Late-stage estuary infilling controlled by limited accommodation space in the Hudson River

Publication Type  Journal Article
Year of Publication  2006
Authors  Slagle, A. L.; Ryan, W. B. F.; Carbotte, S. M.; Bell, R.; Nitsche, F. O.; Kenna, T.
Journal Title  Marine Geology
Volume  232
Issue  3-4
Pages  181-202
Journal Date  Nov 7
ISBN Number  0025-3227
Accession Number  ISI:000242336600005
Key Words  estuarine sedimentation; accommodation space; hudson river estuary; sea-level rise; chesapeake bay; delaware bay; sediment accumulation; spatial variations; turbidity maximum; continental-shelf; holocene climate; coastal-plain; united-states

High-resolution seismic data and sediment cores reveal the late Holocene subsurface stratigraphy of the broad Tappan ZeePiermont region of the Hudson River Estuary. We identify a series of distinct, extensive horizons beneath the marginal flats, channel banks, and main channel in this area. Physical properties and lithology from sediment cores suggest that these horizons are surfaces of erosion or nondeposition. Radiocarbon dates indicate that they correspond with three distinct time horizons, with maximum ages of 3400, 2200, and 1600 yr BP. We also distinguish two sedimentary facies that occupy the marginal flats and channel banks. The deeper facies forms a deposit 2 km wide and 7 km long that accumulated at rates of 2-4 mm/yr in the vicinity of the Sparkill Creek prior to similar to 1700 yr BP, overlying and onlapping the 2200 yr BP seismic surface. Based on its internal geometry, morphology, and proximity to a tributary, we interpret this facies as a delta deposit. The shallower facies accumulated more slowly (1-2 mm/yr), overlying the delta deposit to the south and dominating the marginal flats to the north. Surface sediment samples and geophysical data reveal that the modem marginal flats are no longer actively depositional, but dominated by nondeposition or erosion. Limited accommodation space in the Hudson River Estuary may be the critical factor contributing to the observed sedimentary pattern, characterized by intervals of deposition punctuated by episodes of erosion. An estuarine system that has reached a state of morphological equilibrium will be sensitive to even small fluctuations in sea-level and climate conditions, which may account for the intervals of deposition and erosion we observe. Limited accommodation space and intermittent sediment deposition in the Hudson River Estuary may be due to its evolution from a fjord filled with glacial lake sediments, which distinguishes its infilling behavior from the classic drowned river valley estuary. (c) 2006 Elsevier B.V. All rights reserved.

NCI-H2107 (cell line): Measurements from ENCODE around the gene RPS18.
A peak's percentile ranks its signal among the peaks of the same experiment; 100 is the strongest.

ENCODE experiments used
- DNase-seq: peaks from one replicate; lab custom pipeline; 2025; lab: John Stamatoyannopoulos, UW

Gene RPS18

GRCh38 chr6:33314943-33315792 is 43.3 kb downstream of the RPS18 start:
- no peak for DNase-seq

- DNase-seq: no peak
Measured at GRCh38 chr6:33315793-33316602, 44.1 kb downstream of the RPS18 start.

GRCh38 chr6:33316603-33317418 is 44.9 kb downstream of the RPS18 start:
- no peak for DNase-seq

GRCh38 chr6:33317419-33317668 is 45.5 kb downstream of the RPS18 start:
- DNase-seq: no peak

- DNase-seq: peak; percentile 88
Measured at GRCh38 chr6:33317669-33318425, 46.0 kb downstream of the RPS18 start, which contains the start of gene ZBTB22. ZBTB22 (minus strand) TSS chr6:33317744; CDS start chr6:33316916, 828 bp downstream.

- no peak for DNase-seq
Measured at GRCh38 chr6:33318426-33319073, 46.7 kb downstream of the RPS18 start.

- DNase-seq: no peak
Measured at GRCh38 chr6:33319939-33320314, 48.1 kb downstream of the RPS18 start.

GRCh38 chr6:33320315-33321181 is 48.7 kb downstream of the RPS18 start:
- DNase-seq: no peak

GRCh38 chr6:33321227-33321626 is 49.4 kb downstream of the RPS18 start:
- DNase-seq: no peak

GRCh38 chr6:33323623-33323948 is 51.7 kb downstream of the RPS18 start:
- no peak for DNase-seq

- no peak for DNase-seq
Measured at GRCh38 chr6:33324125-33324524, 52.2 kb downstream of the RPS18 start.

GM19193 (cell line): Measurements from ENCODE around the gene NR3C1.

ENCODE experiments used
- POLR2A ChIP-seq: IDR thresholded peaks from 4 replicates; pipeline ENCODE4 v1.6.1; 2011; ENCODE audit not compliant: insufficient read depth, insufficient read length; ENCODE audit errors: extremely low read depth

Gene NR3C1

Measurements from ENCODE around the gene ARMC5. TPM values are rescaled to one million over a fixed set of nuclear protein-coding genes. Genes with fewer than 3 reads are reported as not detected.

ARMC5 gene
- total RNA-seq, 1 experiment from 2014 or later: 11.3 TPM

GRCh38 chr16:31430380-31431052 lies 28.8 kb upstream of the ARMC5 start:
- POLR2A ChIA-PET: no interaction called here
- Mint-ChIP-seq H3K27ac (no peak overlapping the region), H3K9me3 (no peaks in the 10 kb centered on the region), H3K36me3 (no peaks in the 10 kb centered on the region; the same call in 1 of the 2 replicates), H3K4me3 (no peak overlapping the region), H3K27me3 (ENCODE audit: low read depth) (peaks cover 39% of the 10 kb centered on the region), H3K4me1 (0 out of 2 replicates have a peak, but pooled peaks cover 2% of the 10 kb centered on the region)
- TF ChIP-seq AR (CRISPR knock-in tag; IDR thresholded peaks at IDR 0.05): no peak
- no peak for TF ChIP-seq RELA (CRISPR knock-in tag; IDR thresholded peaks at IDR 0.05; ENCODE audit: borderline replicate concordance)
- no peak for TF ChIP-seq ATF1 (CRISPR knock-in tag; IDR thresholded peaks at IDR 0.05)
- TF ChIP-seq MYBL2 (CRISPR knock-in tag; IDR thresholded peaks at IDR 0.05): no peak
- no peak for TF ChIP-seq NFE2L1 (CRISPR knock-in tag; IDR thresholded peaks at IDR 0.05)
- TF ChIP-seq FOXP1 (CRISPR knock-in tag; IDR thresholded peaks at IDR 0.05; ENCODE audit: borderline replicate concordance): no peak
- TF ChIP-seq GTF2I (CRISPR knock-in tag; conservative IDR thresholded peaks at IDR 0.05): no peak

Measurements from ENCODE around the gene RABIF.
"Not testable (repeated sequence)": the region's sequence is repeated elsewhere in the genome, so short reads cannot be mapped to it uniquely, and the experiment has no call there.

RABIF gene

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URL  <Go to ISI>://000242336600005
DOI  DOI 10.1016/j.margeo.2006.07.009